The Colts defense finished 2008 ranked 24th against the rush and 16th in
average yards allowed per rush.
Inside the Numbers:
Given that they faced the seventh most attempts in the NFL last season, it's
actually fairly impressive that Indianapolis didn't give up more rushing yards
Obviously, they were on pace to be historically bad when the 2008
season opened and rebounded nicely to finish with only slightly embarrassing
numbers, but they still obviously struggled to stop the run.
Their biggest struggles came up the middle, where teams ran the ball 174
times for a 4.22 yard average. The second most vulnerable part of the
defense was off right tackle and around right end — in the direction of left
end Robert Mathis — where attempts off right tackle gained 4.7 yards per carry
and attempts around the right end of the offensive formation gained 4.48 yards
The Colts faced the most attempts up the middle in the NFL and
the fifth-most attempts off right tackle, so it is apparent that offenses were
readily able to find the weaknesses in the Indianapolis defense and exploit
Where they were strong was on the right side of the defense, where they had
exceptional averages: 3.29 yards off left guard, 3.86 yards off left tackle, and
a league best 3.07 yards off left end.
Mathis is no run-stopper, but sitting him down isn't the solution
Tom Hauck/Getty Images
Apparently, the alleged weaknesses
against the run of Eric Foster, Antonio Johnson, and Dwight Freeney were
overstated, although Foster and Johnson must admit some culpability for the
issues up the middle.
Also, it is fairly reasonable to assume that
offenses understood that they could gain all the yards they wanted to by running
up the middle and to the right and didn't bother to probe the left side of the
offensive formation any more than necessary.
These stats do offer some
absolution for Freeney, though, as the number of attempts off left tackle ranked
17th and the attempts off left end ranked 24th.
Mathis is obviously undersized to play the end position in the NFL at 245
pounds, but his issues with stopping the run are well documented, as are the
injury troubles the Colts had at the strongside linebacker position in 2008.
Taking Mathis out of the lineup on first and second down is not the answer and,
if the linebacker on his side of the field is able to stay healthy, that will
certainly help production.
The unsettled nature of the defensive tackle position was a severe problem
for the Colts defense throughout the 2008 season, starting with the release of
Ed Johnson and culminating with Foster's and Antonio Johnson's respective
inabilities to establish themselves as the starters.
Gary Brackett, to be
sure, is not the weak link, as he stepped up in the absence of Bob Sanders and
played well. Also, the loss of Sanders certainly hurt the run defense up
And, since the nose tackle position was never set, the under tackle position
suffered to stop the run, which would contribute to the gaudy numbers posted by
the opposition up the middle and off right guard and tackle.
It is quite evident that, for the defense as a whole to prosper, the fix for
one problem is not to remove a Pro Bowl player for two out of three downs.
Although Mathis would be — and has been — dangerous as a situational pass
rusher, he is too vital to the overall defensive scheme to simply replace him
with a better run defender.
Adding players like Moala and Taylor should help the problems "up the middle"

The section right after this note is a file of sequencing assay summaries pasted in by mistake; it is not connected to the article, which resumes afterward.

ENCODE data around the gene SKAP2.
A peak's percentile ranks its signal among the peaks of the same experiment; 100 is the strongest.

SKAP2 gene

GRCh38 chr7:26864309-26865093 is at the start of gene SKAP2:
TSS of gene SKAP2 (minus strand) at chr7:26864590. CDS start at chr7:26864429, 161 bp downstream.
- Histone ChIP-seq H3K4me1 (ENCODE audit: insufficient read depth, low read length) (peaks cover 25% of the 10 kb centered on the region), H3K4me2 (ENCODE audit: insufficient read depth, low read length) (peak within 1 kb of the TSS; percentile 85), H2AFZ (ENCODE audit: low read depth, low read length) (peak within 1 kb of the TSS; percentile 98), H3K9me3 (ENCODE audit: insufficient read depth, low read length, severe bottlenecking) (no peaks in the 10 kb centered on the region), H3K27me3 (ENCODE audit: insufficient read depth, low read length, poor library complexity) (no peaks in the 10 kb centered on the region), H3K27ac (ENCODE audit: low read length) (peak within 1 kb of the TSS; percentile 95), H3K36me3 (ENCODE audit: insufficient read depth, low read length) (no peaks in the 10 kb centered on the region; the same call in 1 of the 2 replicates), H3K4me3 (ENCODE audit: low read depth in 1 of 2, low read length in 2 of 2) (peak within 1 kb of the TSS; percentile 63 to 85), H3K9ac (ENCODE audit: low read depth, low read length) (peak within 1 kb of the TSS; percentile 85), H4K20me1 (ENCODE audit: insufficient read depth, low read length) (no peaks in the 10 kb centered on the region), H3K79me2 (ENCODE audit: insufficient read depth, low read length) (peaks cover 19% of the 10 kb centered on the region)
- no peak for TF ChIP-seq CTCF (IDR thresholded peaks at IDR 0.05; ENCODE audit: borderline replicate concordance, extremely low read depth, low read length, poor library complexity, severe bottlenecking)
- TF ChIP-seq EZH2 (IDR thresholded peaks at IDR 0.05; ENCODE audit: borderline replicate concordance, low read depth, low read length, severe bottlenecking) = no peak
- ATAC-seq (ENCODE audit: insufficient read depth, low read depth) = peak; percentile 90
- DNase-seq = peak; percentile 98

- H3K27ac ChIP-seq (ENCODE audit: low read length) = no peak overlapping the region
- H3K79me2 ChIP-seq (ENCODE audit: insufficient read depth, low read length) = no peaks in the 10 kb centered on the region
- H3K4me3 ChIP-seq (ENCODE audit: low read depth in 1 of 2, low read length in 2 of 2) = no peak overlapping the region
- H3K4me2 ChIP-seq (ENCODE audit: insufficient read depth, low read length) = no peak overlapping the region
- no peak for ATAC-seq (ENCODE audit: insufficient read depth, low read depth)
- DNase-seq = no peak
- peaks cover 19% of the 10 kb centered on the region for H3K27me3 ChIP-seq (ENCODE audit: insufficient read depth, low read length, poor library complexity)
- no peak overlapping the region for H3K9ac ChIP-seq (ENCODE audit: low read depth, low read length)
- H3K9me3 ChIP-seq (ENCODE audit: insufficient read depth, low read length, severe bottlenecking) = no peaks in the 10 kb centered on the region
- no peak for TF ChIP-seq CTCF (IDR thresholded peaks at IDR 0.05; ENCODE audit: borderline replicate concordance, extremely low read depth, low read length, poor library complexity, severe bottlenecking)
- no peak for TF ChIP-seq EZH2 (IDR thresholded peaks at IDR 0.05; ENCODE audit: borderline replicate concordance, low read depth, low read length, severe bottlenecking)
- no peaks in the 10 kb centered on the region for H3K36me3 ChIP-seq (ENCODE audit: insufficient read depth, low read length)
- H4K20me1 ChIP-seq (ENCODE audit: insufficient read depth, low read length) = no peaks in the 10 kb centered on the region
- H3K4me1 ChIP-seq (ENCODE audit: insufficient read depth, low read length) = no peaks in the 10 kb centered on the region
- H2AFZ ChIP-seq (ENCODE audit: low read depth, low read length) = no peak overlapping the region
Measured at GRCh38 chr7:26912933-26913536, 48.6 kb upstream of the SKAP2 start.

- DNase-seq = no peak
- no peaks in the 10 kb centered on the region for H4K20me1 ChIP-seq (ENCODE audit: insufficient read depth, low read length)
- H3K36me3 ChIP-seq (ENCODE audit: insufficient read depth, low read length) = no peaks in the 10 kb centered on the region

Jeff Golden/Getty Images
As it turns out, Indianapolis has already taken serious steps to address this
problem by retaining Antonio Johnson, re-signing Ed Johnson, and drafting Fili Moala and Terrance Taylor.
For a unit that has historically lacked "beef"
in the middle of the defense, the Colts defensive tackles now boast four players
out of seven that tip the scales at over 300 pounds. If they are looking
for a quick fix, they may just want to go big on first and second down,
inserting two of the four 300+ pound players into the lineup, and daring teams
to run at them.
But, that runs counter to the defensive philosophy that Indianapolis has used
for the past decade, so such a paradigm shift seems unlikely — even with new
defensive coordinator Larry Coyer calling the plays. The better solution
would be to switch Foster — already established as a capable, if overwhelmed,
run defender — to the under tackle position and using one of their bigger
tackles at the nose tackle slot.
This would minimize any drain on the pass rush, still keep the defensive line
relatively small, and maximize the effectiveness of the run defense.
As for Mathis, the hope is that the strongside linebacker position will be
stabilized in 2009, given the fact that everyone should be returning healthy,
and that Sanders may be able to shade over to his side and give assistance under
the assumption that the infusion of talent at defensive tackle will fortify the
After all, the defense will naturally adjust if the only weak spot
is off right tackle and right end. Even if they don't, there were 174
attempts "up the middle," which is a vague term, versus 120 attempts to the
right edge in general.
Ultimately, the Colts cannot fix everything that is wrong with their run
defense in one offseason, but they appear to have patched a number of areas that
will significantly improve their effectiveness on the run defense in 2009.
Talk about this story in our Insider's Forum!
Follow ColtPower's updates on Twitter!
The run defense has been an issue for a number of years for the Colts and was an issue in 2008. How can they fix it? We take another look inside the numbers.
ColtPower takes a look at the Colts run defense and what they can do to improve it